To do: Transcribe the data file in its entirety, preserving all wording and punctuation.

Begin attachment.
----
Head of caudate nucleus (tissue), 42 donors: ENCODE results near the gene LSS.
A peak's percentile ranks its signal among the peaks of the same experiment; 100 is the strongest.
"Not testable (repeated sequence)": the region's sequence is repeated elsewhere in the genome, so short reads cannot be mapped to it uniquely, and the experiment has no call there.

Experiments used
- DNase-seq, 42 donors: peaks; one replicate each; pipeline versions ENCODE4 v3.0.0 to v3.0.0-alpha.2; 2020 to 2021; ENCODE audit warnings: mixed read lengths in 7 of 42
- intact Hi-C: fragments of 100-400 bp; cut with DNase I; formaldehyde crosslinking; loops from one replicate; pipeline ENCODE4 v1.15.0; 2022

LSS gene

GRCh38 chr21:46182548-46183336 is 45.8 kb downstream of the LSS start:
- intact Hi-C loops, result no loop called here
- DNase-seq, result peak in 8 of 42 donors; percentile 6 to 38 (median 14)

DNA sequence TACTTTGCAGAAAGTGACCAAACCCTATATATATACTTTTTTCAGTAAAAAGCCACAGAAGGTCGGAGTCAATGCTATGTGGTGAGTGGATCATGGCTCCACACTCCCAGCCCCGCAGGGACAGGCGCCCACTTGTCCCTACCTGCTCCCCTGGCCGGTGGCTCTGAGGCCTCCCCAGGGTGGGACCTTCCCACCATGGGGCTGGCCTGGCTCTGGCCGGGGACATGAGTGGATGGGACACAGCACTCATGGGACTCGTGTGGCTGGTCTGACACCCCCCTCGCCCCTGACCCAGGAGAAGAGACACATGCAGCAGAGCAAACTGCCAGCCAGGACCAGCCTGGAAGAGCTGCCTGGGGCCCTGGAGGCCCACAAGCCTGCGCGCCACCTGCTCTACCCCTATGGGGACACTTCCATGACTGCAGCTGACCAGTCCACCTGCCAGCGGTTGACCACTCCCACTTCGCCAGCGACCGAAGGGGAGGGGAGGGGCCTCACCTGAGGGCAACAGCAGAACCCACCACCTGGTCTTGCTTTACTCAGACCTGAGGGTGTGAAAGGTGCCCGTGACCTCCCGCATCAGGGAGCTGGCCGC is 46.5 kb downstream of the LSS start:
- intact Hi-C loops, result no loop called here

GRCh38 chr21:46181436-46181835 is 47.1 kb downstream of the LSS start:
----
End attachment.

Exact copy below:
Head of caudate nucleus (tissue), 42 donors: ENCODE results near the gene LSS.
A peak's percentile ranks its signal among the peaks of the same experiment; 100 is the strongest.
"Not testable (repeated sequence)": the region's sequence is repeated elsewhere in the genome, so short reads cannot be mapped to it uniquely, and the experiment has no call there.

Experiments used
- DNase-seq, 42 donors: peaks; one replicate each; pipeline versions ENCODE4 v3.0.0 to v3.0.0-alpha.2; 2020 to 2021; ENCODE audit warnings: mixed read lengths in 7 of 42
- intact Hi-C: fragments of 100-400 bp; cut with DNase I; formaldehyde crosslinking; loops from one replicate; pipeline ENCODE4 v1.15.0; 2022

LSS gene

GRCh38 chr21:46182548-46183336 is 45.8 kb downstream of the LSS start:
- intact Hi-C loops, result no loop called here
- DNase-seq, result peak in 8 of 42 donors; percentile 6 to 38 (median 14)

DNA sequence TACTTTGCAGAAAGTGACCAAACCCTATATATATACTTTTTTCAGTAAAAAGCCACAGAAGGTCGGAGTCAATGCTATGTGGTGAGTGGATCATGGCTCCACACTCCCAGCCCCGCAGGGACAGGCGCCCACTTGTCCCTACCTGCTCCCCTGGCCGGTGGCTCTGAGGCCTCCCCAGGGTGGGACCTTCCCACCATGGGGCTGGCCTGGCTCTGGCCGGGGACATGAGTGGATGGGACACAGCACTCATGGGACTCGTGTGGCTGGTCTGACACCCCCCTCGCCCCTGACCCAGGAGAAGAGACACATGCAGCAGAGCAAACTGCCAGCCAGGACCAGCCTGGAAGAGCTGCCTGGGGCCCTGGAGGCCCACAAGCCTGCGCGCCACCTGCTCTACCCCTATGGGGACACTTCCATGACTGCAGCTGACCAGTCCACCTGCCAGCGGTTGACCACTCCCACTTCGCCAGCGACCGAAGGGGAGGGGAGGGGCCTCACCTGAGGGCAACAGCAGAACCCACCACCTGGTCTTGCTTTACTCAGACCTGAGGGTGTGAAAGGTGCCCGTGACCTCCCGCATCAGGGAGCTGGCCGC is 46.5 kb downstream of the LSS start:
- intact Hi-C loops, result no loop called here

GRCh38 chr21:46181436-46181835 is 47.1 kb downstream of the LSS start: